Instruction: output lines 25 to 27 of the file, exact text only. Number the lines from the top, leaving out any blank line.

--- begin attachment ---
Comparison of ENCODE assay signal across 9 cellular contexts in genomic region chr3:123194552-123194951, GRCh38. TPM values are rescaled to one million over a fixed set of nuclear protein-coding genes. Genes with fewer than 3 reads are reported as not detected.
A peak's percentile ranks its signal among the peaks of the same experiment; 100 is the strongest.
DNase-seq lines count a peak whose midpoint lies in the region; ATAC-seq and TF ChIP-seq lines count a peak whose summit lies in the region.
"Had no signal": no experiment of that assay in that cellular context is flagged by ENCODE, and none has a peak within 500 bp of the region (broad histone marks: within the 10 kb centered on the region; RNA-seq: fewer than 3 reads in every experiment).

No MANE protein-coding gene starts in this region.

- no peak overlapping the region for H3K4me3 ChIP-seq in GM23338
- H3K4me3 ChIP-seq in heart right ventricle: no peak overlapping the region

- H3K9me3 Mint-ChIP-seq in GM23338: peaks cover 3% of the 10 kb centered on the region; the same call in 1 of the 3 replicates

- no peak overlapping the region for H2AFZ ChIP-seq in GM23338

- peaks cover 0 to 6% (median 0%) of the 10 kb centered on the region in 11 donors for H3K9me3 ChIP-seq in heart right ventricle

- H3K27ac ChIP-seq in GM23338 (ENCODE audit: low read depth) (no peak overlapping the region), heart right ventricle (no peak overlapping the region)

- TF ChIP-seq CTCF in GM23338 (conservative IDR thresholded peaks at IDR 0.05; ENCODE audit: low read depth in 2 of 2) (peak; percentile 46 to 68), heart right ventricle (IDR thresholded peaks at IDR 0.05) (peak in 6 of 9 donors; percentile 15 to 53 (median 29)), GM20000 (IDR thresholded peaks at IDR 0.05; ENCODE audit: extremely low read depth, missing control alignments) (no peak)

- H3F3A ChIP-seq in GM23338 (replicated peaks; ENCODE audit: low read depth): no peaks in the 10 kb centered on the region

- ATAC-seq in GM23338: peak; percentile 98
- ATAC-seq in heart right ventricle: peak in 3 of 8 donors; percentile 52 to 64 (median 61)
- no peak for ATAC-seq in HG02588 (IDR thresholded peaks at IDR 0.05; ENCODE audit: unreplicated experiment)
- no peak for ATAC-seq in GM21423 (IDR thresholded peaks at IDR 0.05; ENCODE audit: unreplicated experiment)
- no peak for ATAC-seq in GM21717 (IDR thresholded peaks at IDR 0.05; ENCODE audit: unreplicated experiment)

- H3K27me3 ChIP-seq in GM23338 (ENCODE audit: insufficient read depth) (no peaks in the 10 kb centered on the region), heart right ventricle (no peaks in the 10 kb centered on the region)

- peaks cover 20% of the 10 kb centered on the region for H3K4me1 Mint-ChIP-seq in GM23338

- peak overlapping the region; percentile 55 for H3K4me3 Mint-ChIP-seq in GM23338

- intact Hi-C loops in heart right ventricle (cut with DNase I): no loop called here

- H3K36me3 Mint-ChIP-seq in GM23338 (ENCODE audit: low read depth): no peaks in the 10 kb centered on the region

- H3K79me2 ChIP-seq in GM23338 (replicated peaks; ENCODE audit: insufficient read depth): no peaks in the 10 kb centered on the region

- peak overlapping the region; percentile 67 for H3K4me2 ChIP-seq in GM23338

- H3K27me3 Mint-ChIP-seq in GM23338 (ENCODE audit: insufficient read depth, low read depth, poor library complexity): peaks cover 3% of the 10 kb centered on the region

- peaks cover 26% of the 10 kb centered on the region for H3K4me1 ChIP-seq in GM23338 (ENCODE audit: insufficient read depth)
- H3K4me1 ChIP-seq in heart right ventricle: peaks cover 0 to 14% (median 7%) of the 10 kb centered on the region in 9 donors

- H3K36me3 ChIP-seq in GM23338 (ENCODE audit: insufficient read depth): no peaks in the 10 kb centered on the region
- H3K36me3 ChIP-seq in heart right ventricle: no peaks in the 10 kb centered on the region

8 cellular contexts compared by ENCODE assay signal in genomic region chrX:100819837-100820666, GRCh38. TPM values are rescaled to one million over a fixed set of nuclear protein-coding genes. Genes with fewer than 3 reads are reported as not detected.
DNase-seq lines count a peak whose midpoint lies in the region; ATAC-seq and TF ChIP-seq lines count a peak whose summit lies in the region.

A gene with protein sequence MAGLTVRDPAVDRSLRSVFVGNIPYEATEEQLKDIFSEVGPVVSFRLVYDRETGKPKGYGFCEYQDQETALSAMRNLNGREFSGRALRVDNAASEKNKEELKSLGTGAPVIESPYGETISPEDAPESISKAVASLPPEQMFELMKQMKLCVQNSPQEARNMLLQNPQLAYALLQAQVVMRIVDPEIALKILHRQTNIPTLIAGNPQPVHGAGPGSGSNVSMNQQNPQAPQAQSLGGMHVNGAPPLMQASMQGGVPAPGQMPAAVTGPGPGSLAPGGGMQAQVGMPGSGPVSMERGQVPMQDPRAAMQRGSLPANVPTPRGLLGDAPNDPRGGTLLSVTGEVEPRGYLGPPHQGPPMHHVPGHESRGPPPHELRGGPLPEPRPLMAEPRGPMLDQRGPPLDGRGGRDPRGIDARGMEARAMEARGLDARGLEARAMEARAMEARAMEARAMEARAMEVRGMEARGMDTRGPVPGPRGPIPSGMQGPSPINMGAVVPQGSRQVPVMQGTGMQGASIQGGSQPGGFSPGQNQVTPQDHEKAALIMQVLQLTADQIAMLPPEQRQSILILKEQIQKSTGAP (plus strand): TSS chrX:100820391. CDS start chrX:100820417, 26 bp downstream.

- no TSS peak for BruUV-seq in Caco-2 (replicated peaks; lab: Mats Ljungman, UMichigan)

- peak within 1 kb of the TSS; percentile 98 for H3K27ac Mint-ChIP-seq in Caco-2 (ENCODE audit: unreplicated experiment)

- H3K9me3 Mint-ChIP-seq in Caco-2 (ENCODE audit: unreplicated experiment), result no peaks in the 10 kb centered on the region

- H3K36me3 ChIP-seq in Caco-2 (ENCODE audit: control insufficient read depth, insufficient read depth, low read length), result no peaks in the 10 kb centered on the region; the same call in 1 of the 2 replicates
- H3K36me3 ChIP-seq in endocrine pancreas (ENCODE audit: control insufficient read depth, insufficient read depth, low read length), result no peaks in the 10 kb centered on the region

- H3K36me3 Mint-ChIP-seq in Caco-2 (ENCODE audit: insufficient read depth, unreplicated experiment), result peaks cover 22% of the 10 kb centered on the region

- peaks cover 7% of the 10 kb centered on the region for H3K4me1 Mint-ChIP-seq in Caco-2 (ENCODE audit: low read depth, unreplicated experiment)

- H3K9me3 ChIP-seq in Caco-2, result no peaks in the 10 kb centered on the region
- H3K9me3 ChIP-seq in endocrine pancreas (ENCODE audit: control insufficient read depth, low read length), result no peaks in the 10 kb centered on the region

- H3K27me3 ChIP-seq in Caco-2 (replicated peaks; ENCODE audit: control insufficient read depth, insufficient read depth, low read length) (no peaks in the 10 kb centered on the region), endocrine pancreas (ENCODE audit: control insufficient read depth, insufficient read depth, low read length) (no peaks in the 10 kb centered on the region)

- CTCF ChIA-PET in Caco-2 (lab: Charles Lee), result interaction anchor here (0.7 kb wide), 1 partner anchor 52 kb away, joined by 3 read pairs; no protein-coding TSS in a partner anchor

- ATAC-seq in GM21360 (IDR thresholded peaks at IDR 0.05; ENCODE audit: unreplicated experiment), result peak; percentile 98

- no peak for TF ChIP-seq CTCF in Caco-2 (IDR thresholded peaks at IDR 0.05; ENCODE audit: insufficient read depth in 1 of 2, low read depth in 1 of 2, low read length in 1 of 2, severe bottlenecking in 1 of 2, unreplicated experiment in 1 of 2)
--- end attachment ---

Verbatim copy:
- peak overlapping the region; percentile 67 for H3K4me2 ChIP-seq in GM23338

- H3K27me3 Mint-ChIP-seq in GM23338 (ENCODE audit: insufficient read depth, low read depth, poor library complexity): peaks cover 3% of the 10 kb centered on the region

- peaks cover 26% of the 10 kb centered on the region for H3K4me1 ChIP-seq in GM23338 (ENCODE audit: insufficient read depth)